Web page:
Presentation integration also suffers through this lack of control interoperability. While the Synopsys tools as well as the Nelsis Framework tools are able to update window content amongst themselves with new events arriving, the two tool groups are isolated from each other in this respect.
Finally, process integration could be much finer if only the programming languages offered by the design tools could be used by external programs or wrappers to control the design tools. Currently, only complete sub-functions of the tools as configurable by command line options or initialization scripts can be used as building blocks to construct a design process.
Still, we feel that raising the granularity of data storage in a framework's DIM service is a major step to improving end users' productivity and will help to foster the acceptance of open frameworks with off-the-shelf tools as opposed to single-vendor design systems.
The following table summarises our achievements in the integration categories as introduced in Chapter 2:
To show that this is indeed the case, we look at two other efforts to build integrated design environments. The first example is the Synopsys tool suite [Synopsys] itself, with its extensive range of tools for design synthesis and simulation. Several standard design description languages interface the tool suite to the outside world, amongst them VHDL, Verilog, and EDIF. We will only look at VHDL here. In the Synopsys tools suite there are two major tool clusters, namely the design compiler for synthesis and the simulators and graphical browsing environment with symbol and schematic editors for browsing and simulation. Data exchange between the two clusters is via two alternative paths:
|Inter-operability ||framework-tool ||Raised granularity|
|tool-tool ||Not directly supported. Must pre-exist|
|Inter-changeability ||Not directly supported|
|Dimensions ||data ||Major asset|
|control ||Better infrastructure through Tcl extension
language. Not exploited in the prototype|
|presentation ||Not directly supported|
|process ||Conceptually supported by execution protocols.|
Not exploited in the prototype due to lack of
observability/controllability in the tools
|Levels ||carrier ||Original level for file-based encapsulation|
|lexical ||Lexical contexts|
|syntactical ||Syntactical contexts|
|semantical ||Conceptual model for structural information|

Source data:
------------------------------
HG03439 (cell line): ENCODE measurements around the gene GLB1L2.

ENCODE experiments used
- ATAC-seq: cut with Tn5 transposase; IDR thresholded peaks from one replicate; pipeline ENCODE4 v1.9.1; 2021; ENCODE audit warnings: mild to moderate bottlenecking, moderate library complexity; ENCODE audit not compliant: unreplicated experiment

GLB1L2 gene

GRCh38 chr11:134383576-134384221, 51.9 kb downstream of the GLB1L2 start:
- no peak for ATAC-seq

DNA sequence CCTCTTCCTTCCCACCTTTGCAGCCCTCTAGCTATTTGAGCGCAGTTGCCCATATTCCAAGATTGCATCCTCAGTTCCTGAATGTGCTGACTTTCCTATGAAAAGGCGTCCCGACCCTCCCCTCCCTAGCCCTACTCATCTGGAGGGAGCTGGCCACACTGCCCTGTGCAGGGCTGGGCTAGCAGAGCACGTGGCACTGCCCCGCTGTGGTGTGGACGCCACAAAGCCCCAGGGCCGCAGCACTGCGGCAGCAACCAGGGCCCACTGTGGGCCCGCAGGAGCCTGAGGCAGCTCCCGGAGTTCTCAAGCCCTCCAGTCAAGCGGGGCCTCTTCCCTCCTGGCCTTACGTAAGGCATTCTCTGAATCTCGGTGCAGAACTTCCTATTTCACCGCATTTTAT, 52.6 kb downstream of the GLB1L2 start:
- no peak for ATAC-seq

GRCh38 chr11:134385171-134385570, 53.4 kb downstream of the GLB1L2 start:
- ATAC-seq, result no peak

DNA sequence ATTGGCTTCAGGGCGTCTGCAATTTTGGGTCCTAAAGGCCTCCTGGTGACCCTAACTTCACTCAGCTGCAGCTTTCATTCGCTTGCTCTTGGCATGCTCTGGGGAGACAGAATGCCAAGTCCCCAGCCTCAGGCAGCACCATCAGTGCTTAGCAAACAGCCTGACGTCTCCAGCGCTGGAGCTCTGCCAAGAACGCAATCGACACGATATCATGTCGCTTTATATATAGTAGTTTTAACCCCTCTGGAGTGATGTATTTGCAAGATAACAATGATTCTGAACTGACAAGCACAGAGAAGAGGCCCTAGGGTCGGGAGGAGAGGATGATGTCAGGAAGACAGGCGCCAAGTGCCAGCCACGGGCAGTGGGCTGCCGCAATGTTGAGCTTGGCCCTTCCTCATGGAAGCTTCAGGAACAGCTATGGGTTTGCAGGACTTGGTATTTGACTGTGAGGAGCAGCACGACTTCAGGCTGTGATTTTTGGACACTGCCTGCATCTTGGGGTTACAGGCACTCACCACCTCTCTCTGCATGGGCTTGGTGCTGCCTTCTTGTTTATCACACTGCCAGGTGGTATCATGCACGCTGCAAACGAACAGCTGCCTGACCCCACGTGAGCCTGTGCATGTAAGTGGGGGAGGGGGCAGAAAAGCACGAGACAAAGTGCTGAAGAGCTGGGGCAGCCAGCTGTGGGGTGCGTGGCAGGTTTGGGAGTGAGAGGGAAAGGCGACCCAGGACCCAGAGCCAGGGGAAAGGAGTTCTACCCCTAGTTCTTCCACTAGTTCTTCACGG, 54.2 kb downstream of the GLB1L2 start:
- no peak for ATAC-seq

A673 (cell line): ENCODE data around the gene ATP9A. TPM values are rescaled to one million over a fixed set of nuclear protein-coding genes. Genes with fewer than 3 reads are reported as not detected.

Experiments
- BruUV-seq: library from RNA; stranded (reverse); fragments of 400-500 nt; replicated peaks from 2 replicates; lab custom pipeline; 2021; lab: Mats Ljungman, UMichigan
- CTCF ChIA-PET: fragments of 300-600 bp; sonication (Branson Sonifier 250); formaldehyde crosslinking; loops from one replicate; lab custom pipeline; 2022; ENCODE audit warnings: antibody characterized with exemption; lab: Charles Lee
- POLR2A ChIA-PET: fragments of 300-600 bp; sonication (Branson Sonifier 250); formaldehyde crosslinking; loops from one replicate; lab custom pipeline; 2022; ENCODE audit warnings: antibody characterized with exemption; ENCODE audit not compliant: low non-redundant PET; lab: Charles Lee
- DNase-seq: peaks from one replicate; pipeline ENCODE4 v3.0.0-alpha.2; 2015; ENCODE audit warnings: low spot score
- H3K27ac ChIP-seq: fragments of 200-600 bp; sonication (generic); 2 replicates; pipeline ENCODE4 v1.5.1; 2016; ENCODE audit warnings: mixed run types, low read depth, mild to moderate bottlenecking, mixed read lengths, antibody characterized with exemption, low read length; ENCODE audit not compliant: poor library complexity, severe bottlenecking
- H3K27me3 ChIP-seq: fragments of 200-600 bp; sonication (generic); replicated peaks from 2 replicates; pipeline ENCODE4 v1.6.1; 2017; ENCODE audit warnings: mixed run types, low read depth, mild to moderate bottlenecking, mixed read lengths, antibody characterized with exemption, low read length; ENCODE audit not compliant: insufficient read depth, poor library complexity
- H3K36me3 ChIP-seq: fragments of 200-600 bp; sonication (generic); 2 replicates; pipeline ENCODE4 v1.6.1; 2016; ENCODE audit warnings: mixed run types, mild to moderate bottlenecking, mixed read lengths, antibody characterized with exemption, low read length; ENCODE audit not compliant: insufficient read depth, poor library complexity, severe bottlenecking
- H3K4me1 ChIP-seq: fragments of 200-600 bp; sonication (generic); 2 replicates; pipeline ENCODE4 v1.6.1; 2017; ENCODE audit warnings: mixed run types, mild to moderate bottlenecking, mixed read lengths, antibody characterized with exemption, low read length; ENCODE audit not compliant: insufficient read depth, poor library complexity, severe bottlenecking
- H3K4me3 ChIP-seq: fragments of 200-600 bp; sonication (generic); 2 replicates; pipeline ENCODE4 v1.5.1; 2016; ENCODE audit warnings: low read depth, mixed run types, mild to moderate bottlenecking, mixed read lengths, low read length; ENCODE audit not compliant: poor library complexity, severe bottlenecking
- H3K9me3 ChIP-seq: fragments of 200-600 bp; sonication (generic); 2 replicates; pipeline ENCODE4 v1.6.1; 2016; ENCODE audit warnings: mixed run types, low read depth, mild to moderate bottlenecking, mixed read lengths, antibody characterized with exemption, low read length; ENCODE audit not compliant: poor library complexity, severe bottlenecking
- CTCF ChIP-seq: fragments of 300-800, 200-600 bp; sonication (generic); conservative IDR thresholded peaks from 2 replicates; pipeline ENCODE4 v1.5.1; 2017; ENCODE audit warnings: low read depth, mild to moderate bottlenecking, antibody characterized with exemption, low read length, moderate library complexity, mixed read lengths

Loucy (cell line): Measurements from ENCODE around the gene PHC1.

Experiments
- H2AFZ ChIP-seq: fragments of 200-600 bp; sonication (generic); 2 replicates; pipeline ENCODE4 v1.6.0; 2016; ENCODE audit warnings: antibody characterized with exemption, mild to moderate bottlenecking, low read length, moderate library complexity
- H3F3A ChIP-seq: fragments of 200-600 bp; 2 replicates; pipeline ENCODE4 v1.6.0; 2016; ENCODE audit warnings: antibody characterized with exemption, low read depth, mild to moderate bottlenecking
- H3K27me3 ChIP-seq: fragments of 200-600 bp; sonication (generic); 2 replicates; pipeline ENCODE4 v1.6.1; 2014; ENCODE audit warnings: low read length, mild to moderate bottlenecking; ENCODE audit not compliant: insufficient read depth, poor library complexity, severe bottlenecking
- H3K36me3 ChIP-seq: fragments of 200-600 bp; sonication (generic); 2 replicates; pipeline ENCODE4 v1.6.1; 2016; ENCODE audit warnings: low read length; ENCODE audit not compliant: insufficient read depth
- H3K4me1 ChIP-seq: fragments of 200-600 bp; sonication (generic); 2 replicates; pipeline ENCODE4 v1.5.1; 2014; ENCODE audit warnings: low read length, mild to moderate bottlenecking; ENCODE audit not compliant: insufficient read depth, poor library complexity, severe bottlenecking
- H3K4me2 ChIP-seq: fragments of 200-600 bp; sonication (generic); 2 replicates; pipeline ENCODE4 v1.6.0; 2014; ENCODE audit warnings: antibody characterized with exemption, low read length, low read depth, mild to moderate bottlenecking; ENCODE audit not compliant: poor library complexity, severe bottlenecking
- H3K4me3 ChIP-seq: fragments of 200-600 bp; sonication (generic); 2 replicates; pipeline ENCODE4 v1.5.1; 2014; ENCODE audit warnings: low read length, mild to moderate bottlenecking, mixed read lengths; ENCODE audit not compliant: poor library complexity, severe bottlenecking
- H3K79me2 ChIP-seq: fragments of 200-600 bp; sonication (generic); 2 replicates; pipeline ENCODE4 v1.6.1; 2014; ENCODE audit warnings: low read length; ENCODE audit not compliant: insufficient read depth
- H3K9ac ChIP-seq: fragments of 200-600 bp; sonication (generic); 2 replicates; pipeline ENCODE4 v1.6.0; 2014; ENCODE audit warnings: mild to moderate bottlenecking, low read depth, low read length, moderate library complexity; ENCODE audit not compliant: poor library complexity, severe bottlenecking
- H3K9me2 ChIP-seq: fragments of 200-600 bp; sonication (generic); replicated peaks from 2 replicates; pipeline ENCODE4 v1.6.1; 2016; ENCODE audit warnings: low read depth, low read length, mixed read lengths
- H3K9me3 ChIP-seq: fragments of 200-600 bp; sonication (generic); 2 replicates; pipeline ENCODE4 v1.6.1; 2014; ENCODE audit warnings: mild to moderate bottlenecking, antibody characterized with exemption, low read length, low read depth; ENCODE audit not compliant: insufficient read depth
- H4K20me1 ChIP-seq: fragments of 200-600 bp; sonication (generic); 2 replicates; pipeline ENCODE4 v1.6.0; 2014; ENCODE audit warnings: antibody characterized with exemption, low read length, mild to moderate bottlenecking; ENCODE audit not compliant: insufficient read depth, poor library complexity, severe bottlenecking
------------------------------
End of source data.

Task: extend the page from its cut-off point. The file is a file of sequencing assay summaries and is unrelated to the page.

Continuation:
|method ||Not addressed|
|Granularity ||Raised (cf. Table 14)|
|Observability ||Conceptually addressed (cf. "tracing encapsulation", page 31). Not exploited in the prototype |
|Controllability ||Not addressed|
There is no control integration between the two tool clusters. Within the browsing and simulation environment, a lot of control messages are exchanged between schematic editor, waveform displayer, and debugger to maintain the illusion of different views on single design objects. The message types and format is unpublished and so can not be exploited for framework integration.
- Opaque *.db files created by the design compiler are used to transport graphical information such as generated schematics from the design compiler to the browsing and simulation subsystem. These files have to be converted by a tool db2sge into the native format of the browsing subsystem.
- Behaviour and structural design information are exchanged between the two clusters via VHDL files. While the design compiler directly reads VHDL files, simulator and debugger rely on intermediate *.sim files produced by an analysis tool.
With respect to design information management, the design compiler largely ignores configurations in its VHDL input but applies simplified, default bindings by name. It can, however, generate proper VHDL configuration statements as output which can be read by the debugger and simulator. By supporting configurations already in the DIM component and resolving them on export, we can make these differences in configuration support in different tools largely transparent to the designer.
Another project which is interesting to compare to our approach is the effort to encapsulate some Cadence tools into the JESSI Common Framework (JCF, [JCF 94b]). The encapsulation relies entirely on file-based storage and transport between the JCF and encapsulated Cadence tools. While JCF only provides file-based granularity, Cadence tools are integrated into the Cadence Opus framework at object- to value-granularities. The encapsulation relies on the standard JCF approach (outlined in Section 2.8) to export a set of predefined files from a framework-managed cell's pool of design descriptions, to invoke some shell wrapper and have it pass control to the design tool, and finally to collect the results. Once control has been passed to the design tool, no communication happens between the tool and the framework until the tool is finished. All design data management on the Cadence side is volatile and effects only the current tool run. The resulting prototype design environment proved unusable for all practical purposes.